Satiety Response of Short Chain Fructooligosaccharide

This study has been completed.
Sponsor:
Information provided by:
University of Minnesota - Clinical and Translational Science Institute
ClinicalTrials.gov Identifier:
NCT01100788
First received: March 5, 2010
Last updated: April 8, 2010
Last verified: April 2010

March 5, 2010
April 8, 2010
March 2009
June 2009   (final data collection date for primary outcome measure)
Satiety response using visual analogue scales [ Time Frame: 0, 15, 30, 45, 60, 90, 120, 180, 240 minutes postprandially ] [ Designated as safety issue: No ]
Satiety response was measured using subjective perceptions of hunger, fullness, satisfaction, and prospective food intake evaluated by previously validated visual analogue scales (VAS).
Same as current
Complete list of historical versions of study NCT01100788 on ClinicalTrials.gov Archive Site
  • Ad libitum food intake [ Time Frame: 240 minutes postprandially and over 24 hours ] [ Designated as safety issue: No ]
  • Breath hydrogen response [ Time Frame: 0, 240 minutes ] [ Designated as safety issue: No ]
  • Gastrointestinal tolerance using visual analogue scales (VAS) [ Time Frame: 24 hours ] [ Designated as safety issue: No ]
    Subjective ratings of bloating, stool consistency, and flatulence on VAS. A stool count was also recorded.
Same as current
Not Provided
Not Provided
 
Satiety Response of Short Chain Fructooligosaccharide
Satiety Response of Short Chain Fructooligosaccharide

Populations that report high fiber consumption demonstrate lower rates of obesity. Enhanced satiety may play a key role in this relationship. The colonic fermentation of fibers is theorized to influence satiety and food intake. Short chain fructooligosaccharide (scFOS) are rapidly fermentable fibers that can easily be added to foods to impact these parameters.

The objective of this study was to evaluate the satiety response of scFOS and its ability to decrease food intake.

Intervention study with fiber added to beverages and acute effects on satiety measured.

Interventional
Phase 0
Allocation: Randomized
Endpoint Classification: Efficacy Study
Intervention Model: Crossover Assignment
Masking: Double Blind (Subject, Investigator)
Primary Purpose: Prevention
Healthy
  • Dietary Supplement: Short chain fructo-oligosaccharide (scFOS) 5 g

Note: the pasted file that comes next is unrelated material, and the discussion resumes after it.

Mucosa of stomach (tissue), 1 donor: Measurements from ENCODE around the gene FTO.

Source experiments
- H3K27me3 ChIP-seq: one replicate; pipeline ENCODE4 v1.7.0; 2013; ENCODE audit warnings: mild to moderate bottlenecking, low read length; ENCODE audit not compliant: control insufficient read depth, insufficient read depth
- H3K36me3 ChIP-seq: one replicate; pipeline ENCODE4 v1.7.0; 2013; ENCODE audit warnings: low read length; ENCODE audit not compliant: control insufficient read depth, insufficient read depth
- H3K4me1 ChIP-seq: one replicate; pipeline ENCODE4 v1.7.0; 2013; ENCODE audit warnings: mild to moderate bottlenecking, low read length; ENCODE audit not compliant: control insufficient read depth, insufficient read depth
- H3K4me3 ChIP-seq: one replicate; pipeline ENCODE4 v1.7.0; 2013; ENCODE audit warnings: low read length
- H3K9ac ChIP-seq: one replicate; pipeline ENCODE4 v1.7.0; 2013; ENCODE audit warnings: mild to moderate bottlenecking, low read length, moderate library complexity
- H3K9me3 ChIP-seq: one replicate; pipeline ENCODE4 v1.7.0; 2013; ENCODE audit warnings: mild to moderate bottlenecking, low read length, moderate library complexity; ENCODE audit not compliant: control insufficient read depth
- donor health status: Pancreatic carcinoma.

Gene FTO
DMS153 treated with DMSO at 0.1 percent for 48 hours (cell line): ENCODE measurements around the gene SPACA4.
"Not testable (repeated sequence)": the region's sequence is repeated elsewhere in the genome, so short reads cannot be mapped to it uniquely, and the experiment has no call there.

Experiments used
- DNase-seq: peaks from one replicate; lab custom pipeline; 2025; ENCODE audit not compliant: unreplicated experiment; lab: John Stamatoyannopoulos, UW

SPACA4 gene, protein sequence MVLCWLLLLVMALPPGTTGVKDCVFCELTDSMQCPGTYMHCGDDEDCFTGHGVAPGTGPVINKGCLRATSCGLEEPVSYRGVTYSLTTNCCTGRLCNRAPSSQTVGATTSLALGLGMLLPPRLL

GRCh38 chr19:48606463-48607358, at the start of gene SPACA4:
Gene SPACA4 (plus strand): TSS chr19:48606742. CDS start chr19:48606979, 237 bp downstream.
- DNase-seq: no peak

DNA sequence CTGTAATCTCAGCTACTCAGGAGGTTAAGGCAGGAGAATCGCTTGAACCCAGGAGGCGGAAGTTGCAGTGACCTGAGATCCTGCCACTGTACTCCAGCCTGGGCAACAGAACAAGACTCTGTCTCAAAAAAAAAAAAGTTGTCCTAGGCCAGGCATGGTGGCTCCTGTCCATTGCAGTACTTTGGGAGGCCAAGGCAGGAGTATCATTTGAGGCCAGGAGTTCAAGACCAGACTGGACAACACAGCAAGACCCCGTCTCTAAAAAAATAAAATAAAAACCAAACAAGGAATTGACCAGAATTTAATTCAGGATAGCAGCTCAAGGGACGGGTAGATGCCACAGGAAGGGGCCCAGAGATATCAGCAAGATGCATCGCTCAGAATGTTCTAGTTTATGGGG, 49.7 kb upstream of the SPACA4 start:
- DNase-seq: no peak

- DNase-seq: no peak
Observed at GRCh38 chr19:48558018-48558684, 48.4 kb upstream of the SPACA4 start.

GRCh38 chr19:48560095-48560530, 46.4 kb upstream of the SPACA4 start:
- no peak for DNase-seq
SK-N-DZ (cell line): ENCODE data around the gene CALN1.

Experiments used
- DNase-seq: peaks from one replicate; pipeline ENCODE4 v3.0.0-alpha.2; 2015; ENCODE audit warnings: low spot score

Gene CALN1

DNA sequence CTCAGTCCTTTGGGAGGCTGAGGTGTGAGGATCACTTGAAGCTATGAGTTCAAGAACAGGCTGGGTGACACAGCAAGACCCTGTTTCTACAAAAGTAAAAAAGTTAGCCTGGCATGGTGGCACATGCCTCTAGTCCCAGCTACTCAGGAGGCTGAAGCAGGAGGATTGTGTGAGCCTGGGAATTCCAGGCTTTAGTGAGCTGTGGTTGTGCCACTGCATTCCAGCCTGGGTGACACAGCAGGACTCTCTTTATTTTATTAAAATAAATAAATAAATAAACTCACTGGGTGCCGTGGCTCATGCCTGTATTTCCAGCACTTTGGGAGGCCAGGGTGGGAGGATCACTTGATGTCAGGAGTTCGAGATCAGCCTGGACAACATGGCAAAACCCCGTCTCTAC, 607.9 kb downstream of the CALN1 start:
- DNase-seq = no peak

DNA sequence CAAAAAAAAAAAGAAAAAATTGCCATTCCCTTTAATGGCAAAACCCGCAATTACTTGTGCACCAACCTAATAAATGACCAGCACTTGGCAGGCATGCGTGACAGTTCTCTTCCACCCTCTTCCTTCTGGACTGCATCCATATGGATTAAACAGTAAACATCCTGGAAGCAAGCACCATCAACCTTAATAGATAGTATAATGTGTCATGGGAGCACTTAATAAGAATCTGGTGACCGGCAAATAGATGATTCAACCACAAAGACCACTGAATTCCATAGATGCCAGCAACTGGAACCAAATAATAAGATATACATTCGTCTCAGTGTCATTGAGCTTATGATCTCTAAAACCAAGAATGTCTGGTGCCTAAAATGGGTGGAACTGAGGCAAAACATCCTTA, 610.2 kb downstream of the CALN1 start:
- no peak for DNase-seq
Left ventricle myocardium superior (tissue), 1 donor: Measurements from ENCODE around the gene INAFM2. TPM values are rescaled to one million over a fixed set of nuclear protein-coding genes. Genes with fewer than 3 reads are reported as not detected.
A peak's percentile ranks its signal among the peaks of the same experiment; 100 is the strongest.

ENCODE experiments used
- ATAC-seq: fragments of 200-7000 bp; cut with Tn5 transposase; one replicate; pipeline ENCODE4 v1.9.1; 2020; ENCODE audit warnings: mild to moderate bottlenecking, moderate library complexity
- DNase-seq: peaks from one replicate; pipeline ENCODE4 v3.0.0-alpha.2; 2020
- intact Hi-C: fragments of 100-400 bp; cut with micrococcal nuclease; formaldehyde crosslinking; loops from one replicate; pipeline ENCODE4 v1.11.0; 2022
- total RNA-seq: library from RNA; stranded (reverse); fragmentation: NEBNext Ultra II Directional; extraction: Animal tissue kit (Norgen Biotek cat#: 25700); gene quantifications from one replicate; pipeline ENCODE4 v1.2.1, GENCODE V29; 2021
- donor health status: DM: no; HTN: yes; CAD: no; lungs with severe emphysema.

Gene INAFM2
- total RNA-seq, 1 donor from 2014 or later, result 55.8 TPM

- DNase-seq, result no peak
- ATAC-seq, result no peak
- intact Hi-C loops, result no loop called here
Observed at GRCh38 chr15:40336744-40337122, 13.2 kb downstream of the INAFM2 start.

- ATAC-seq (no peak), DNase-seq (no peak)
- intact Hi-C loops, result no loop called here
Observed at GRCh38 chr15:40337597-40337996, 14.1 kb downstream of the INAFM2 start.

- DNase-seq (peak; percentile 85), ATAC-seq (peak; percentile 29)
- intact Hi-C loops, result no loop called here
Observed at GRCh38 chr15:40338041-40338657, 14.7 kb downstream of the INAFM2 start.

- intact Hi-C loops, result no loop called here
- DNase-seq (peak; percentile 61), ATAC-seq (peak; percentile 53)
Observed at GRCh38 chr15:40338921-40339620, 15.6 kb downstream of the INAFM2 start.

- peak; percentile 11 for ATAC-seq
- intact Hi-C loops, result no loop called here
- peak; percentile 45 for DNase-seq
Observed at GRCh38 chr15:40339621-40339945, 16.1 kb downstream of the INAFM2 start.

Dietary Supplement: scFOS 5 g

    Novel fiber administered in two 5 g doses--the first in a beverage and the second in a solid chew.

    Other Name: fructo-oligosaccharide
  • Other: Placebo
    Treatment without scFOS fiber
  • Dietary Supplement: Short chain fructooligosaccharide (scFOS) 8 g
    Novel fiber administered in two 8 g doses--the first in a beverage and the second in a solid chew.
  • Placebo Comparator: Placebo
    No treatment
    Intervention: Other: Placebo
  • Experimental: scFOS 5 g
    5 g scFOS
    Intervention: Dietary Supplement: Short chain fructo-oligosaccharide (scFOS) 5 g
  • Experimental: scFOS 8 g
    8 g scFOS
    Intervention: Dietary Supplement: Short chain fructooligosaccharide (scFOS) 8 g
Not Provided

*   Includes publications given by the data provider as well as publications identified by ClinicalTrials.gov Identifier (NCT Number) in Medline.
 
Completed
20
June 2009
June 2009   (final data collection date for primary outcome measure)

Inclusion Criteria:

  • Healthy men and women
  • Age 18-64 years
  • Non-smoking
  • Not taking medication
  • Non-dieting (weight stable in prior 3 months)
  • BMI 18-27
  • English literacy

Exclusion Criteria:

  • Do not regularly consume breakfast
  • Food allergies to ingredients found in study products
  • BMI <18 or >27
  • Diagnosed cardiovascular, renal, or hepatic disease diabetes mellitus
  • Cancer in previous 5 years (except basal cell carcinoma of the skin)
  • Any gastrointestinal disease or condition
  • Recent bacterial infection (< 3 months)
  • Recent or concurrent participation in an intervention research study
  • History of drug or alcohol abuse in prior 6 months
  • Use of lipid-lowering, anti-hypertensive, or anti-inflammatory steroid medication
  • Eating disorder
  • Vegetarians
  • People who eat more than approximately 15 grams of fiber per day
  • Women who are pregnant or lactating
  • Women with irregular menstrual cycles
Both
18 Years to 64 Years
Yes
Contact information is only displayed when the study is recruiting subjects
United States
 
NCT01100788
0806M37444
No
Joanne Slavin, University of Minnesota
University of Minnesota - Clinical and Translational Science Institute
Not Provided
Principal Investigator: Joanne Slavin University of Minnesota - Clinical and Translational Science Institute
University of Minnesota - Clinical and Translational Science Institute
April 2010

ICMJE     Data element required by the International Committee of Medical Journal Editors and the World Health Organization ICTRP